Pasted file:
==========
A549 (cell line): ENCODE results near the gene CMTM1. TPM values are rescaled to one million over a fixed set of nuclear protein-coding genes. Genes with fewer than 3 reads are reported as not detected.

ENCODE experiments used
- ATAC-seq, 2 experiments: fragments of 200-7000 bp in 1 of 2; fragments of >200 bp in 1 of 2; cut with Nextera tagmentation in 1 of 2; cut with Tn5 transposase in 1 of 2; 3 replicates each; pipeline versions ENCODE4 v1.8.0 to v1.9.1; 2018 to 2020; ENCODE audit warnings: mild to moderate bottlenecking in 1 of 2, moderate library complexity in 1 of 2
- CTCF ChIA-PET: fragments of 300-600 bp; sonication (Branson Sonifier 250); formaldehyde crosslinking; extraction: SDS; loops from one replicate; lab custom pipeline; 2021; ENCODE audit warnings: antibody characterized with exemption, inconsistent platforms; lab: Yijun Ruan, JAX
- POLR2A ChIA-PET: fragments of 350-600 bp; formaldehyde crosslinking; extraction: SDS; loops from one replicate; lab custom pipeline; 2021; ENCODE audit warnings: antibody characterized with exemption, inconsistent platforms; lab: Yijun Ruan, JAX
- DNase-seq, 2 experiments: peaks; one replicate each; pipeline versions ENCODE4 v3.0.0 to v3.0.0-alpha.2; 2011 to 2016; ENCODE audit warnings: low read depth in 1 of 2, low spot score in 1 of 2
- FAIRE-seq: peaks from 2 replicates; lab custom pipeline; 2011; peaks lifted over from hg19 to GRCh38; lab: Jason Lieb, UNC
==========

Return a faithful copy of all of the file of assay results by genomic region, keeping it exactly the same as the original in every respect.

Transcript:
A549 (cell line): ENCODE results near the gene CMTM1. TPM values are rescaled to one million over a fixed set of nuclear protein-coding genes. Genes with fewer than 3 reads are reported as not detected.

ENCODE experiments used
- ATAC-seq, 2 experiments: fragments of 200-7000 bp in 1 of 2; fragments of >200 bp in 1 of 2; cut with Nextera tagmentation in 1 of 2; cut with Tn5 transposase in 1 of 2; 3 replicates each; pipeline versions ENCODE4 v1.8.0 to v1.9.1; 2018 to 2020; ENCODE audit warnings: mild to moderate bottlenecking in 1 of 2, moderate library complexity in 1 of 2
- CTCF ChIA-PET: fragments of 300-600 bp; sonication (Branson Sonifier 250); formaldehyde crosslinking; extraction: SDS; loops from one replicate; lab custom pipeline; 2021; ENCODE audit warnings: antibody characterized with exemption, inconsistent platforms; lab: Yijun Ruan, JAX
- POLR2A ChIA-PET: fragments of 350-600 bp; formaldehyde crosslinking; extraction: SDS; loops from one replicate; lab custom pipeline; 2021; ENCODE audit warnings: antibody characterized with exemption, inconsistent platforms; lab: Yijun Ruan, JAX
- DNase-seq, 2 experiments: peaks; one replicate each; pipeline versions ENCODE4 v3.0.0 to v3.0.0-alpha.2; 2011 to 2016; ENCODE audit warnings: low read depth in 1 of 2, low spot score in 1 of 2
- FAIRE-seq: peaks from 2 replicates; lab custom pipeline; 2011; peaks lifted over from hg19 to GRCh38; lab: Jason Lieb, UNC